By Brent Budowsky - 08/27/14 05:30 PM EDT
Sen. Kay Hagan (D-N.C.) is the target of what could be the most aggressive, dishonest, vindictive and lavishly financed negative campaign against any statewide candidate I’ve ever seen, yet according to the summary of polling from Real Clear Politics, she is still running neck and neck with her opponent, Thom Tillis, the Republican Speaker of the North Carolina House of Representatives.
The fact that Hagan is still standing after millions of dollars’ worth of personal attacks against her, financed by out-of-state ultra-conservative and hyperpartisan GOP money from the Koch brothers and others, is a testament to her political resilience and the good sense of many Tar Heel voters who are offended by the politics of personal destruction practiced by her opponents in the epic battle for North Carolina.
While President Obama did not help Hagan by addressing the American Legion convention in North Carolina this week, in her speech Hagan showed that she is one of the strongest supporters of veterans in the Senate and comes from one of the most respected military families in the state.
While Democrats are challenged by the need for higher turnout from Democratic voters in midterm elections, Hagan will benefit by the fact that North Carolina voters are closely following the white-hot campaign. Voters in the Democratic base are angry, offended and frightened by the extremism of Hagan’s opponents and the ugly attacks being waged against her, and will turn out in higher numbers than expected in the state’s midterms.
Gallup has just issued its political profile of North Carolina, noting that analysts consider the Senate race a toss-up. Gallup observed that North Carolina voters will be making a “monumental” decision about the future of the state, which is crucial.
In North Carolina, the governorship and state legislature are both controlled by Republicans who are far to the political right. This Republican state government is markedly less popular than the national average of states. Hagan is hobbled by the unpopularity of the president, but Tillis is hobbled, moderates are alienated and Democrats are highly motivated to vote by the drive for total power of the far-fight North Carolina GOP.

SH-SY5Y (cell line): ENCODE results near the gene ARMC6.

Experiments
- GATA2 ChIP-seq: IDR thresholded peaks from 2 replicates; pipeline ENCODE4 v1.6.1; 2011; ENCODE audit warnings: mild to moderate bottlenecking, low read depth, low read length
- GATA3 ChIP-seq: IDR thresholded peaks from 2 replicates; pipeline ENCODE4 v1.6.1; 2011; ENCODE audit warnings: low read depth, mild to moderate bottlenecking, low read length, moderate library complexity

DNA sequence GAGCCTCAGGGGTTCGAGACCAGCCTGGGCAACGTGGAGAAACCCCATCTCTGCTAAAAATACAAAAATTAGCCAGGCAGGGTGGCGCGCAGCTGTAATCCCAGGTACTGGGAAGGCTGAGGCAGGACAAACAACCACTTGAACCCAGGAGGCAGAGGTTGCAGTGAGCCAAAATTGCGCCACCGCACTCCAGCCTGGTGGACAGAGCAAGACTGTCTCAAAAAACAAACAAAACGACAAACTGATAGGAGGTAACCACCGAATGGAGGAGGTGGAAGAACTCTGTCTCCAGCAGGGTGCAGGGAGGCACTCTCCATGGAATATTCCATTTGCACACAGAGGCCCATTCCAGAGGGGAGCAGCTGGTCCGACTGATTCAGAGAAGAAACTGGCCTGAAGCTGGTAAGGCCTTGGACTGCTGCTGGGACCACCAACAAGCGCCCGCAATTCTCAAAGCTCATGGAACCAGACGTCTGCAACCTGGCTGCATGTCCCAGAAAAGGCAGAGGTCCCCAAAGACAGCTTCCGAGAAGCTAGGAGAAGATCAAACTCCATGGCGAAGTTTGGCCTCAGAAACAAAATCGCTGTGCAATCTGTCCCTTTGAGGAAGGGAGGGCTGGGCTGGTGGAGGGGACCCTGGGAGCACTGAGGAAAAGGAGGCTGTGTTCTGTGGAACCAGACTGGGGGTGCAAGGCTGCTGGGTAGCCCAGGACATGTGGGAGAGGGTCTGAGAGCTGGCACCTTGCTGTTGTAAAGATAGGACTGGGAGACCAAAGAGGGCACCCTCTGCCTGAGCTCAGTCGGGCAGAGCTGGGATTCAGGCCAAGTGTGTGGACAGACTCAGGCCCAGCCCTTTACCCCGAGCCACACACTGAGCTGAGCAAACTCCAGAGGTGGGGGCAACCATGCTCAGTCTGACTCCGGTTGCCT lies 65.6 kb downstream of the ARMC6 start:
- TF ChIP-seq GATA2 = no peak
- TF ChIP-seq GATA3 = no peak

With a state electorate that Gallup notes is equally divided between the political parties, will voters choose a Democratic senator who most objective analysts agree is moderate and centrist, or will they choose to make North Carolina a one-party state ruled by an ultra-conservative GOP? I place my bet on Hagan.
One thing Senate Democrats have done very right is that the Democratic Senatorial Campaign Committee, under executive director Guy Cecil, has placed major emphasis on increasing voter turnout, while Senate Majority PAC has committed substantial resources to North Carolina. This will reap major dividends for Hagan.
The Rev. William Barber, president of the North Carolina NAACP — in my view the most inspiring civil rights leader in the nation — has spearheaded a strong organizational drive and a Freedom Summer voter registration campaign.
As Election Day approaches, many independent women and some moderate Republican women will gravitate toward Hagan. Democratic women are so alarmed that a Tillis victory would bring a victory of the GOP war on women to Raleigh and Washington that turnout of Democratic women in North Carolina will soar.
While turnout of young voters in North Carolina will follow the pattern of being lower in midterm elections than presidential elections, campus activity is growing for Hagan. The moderately increased midterm turnout of young voters in North Carolina will be crucial in an election decided by a razor-thin margin.
For these reasons the election will be close, but I believe Kay Hagan will win the battle for North Carolina and be re-elected, with enormous consequences for the future North Carolina and control of the U.S. Senate.
Budowsky was an aide to former Sen. Lloyd Bentsen and Bill Alexander, then chief deputy majority whip of the House. He holds an LL.M. degree in international financial law from the London School of Economics. He can be read on The Hill’s Pundits Blog and reached at email@example.com.